It was my junior year of college when I had my formal introduction to Bitcoin. On that bright but brisk autumn day in 2015, my buddies and I ventured into the lone drug store in the parish-pump, truckstop town that accompanied my woodland-tucked university.
Being one of the only convenience stores in town, most students and locals frequented this CVS for their typical pharmaceuticals or basic staples. My friend, though, had one item on his shopping list: a $50 Amazon gift card. He paid in cash, kept the receipt and we went on our way.
The cashier that day had zero inkling that my friend was using the gift card to buy bitcoin — less still that he was using it to buy bitcoin to buy drugs on the dark web.
Purchasing gift cards with cash and trading them for bitcoin has long been one of the most anonymous ways to purchase the cryptocurrency. When I was in college, it was also the way to buy drugs on the dark web. No other method was as surefire to mitigate the risk that the transaction would be traced back to you. At its core, gift cards-to-bitcoin trading was the only way to circumvent capital controls and transaction surveillance to interact with the internet’s black markets.
Today, this is still the case, except the trading is happening at a larger scale and servicing a different (and much more important) market: remittances.
The Paxful Effect
Founded in 2015, Paxful has become a remittance hub for West Africans generally and Nigerians specifically. These payments are underpinned by gift cards, which, as data scientist Matt Ahlborg of the Bitcoin research project UsefulTulips details in a recent blog post, is two-thirds of Paxful’s USD volume.
“It’s hard to tell [what percentage is remittances],” Paxful CEO, Ray Youssef, told Bitcoin Magazine. “Our users are very creative, especially people in Africa and Western Africa. A lot of the gift card trading is used for remittance.”
Ahlborg dove into the complexities of the use case in his article “Paxful is the Most Important Bitcoin Company You Aren’t Paying Attention to.” It typically works like this: An African immigrant will purchase gift cards out of the country (typically from the U.S.) for cash; they will send a picture of this gift card and proof of purchase to a friend or family member back home; the recipient makes a trade on Paxful, selling the gift card (typically at a discount) for bitcoin; they then take this bitcoin and trade it for their local currency and transfer this into their bank account.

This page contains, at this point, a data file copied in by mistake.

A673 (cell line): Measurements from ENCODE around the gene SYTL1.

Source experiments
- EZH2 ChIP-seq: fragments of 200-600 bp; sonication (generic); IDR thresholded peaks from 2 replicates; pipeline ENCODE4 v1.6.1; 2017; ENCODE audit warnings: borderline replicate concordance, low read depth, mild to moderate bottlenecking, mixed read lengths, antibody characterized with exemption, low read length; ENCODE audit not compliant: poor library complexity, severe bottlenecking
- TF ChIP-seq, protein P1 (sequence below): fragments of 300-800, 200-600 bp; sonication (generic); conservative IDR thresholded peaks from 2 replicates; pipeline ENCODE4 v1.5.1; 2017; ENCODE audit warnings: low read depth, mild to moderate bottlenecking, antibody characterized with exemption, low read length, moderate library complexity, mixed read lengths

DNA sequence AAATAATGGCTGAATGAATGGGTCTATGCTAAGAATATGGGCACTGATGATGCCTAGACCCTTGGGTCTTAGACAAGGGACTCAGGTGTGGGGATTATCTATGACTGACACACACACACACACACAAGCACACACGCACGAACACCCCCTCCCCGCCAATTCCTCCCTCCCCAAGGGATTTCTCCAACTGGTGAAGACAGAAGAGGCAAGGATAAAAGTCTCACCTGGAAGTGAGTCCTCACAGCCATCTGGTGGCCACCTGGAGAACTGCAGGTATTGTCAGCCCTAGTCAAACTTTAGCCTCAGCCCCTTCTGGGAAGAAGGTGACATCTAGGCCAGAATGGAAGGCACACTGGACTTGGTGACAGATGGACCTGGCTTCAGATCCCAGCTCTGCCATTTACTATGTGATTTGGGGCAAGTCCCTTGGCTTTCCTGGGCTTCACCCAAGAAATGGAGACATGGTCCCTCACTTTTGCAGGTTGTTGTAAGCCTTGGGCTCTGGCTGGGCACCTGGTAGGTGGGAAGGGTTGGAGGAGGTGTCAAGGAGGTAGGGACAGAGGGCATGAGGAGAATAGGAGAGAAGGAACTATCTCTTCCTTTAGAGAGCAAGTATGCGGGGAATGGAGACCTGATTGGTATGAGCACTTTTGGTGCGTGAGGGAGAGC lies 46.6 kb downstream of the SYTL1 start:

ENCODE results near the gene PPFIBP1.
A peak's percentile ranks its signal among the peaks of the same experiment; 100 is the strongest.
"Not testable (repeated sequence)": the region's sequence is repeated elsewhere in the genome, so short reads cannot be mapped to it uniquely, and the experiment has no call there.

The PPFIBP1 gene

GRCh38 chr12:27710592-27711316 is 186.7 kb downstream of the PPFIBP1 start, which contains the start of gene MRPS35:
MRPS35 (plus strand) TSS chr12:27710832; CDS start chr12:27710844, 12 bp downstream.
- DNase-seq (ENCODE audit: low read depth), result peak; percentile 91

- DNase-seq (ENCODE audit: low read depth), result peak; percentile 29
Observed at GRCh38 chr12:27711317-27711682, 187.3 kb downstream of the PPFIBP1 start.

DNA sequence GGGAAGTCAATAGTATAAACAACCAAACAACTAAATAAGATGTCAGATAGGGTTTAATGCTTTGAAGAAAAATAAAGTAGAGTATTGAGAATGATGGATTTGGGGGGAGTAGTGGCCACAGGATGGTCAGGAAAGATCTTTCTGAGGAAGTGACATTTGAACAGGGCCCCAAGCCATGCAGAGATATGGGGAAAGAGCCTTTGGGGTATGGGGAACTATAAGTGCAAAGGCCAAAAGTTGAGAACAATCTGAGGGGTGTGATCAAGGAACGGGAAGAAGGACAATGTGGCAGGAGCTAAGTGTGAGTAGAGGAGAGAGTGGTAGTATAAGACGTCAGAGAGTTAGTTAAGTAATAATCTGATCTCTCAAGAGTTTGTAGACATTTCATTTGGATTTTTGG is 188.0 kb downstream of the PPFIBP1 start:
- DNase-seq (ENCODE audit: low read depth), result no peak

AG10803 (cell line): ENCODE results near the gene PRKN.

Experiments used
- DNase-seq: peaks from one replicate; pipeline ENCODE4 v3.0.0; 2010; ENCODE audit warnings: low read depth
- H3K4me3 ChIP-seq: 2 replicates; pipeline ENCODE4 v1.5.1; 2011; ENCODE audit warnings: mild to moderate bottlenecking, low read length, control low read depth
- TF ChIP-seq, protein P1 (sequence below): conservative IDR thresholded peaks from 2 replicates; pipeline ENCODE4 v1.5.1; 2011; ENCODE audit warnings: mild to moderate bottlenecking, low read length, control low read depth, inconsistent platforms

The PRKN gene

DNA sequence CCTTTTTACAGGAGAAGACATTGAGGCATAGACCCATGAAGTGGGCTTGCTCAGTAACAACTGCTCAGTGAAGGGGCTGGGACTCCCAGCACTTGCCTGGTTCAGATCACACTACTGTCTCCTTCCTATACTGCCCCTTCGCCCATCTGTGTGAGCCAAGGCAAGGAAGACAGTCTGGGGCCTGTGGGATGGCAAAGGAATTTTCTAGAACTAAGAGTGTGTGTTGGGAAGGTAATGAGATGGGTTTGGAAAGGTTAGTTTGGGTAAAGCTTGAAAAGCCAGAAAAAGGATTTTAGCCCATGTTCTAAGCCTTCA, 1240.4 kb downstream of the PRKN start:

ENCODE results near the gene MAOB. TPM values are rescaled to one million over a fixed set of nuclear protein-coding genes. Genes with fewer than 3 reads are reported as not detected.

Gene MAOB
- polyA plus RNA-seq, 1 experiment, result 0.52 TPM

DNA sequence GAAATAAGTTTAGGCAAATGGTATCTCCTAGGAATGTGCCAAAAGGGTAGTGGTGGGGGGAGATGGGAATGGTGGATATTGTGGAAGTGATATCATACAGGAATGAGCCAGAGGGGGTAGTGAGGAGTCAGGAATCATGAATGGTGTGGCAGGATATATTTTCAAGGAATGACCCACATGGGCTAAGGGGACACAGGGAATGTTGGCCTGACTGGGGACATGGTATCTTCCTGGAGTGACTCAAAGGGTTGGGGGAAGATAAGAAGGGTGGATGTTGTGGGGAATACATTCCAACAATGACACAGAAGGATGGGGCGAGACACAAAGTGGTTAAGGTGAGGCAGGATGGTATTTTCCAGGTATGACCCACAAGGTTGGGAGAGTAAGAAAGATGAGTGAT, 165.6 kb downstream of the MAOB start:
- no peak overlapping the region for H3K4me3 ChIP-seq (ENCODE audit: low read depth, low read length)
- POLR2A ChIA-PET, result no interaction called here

There are specific rules of engagement and trade-offs, however. Typically, gift card purchasers want the cards to be paid for in cash and demand a copy of the receipt before initiating the trade. This is meant to reduce the risk of fraud, the same risk that makes gift cards trade at a discount.
In his research, Ahlborg highlighted that Paxful has seen a steady uptick in volume throughout 2018 and 2019, while other Western exchanges have seen declining volume. This is likely because Paxful’s peer-to-peer model, which provides escrow services that allow users to directly trade cryptocurrencies, fiat and gift cards, accommodates edge cases that other exchanges do not.
“Paxful is able to onboard financially disconnected citizens of developing countries on a level that non-P2P [over-the-counter] exchanges like Coinbase simply cannot,” Ahlborg wrote in the article, adding that “Paxful services trades in more than 70 currencies around the world and has made much of its traction in geographic regions that many bigger exchanges have not.”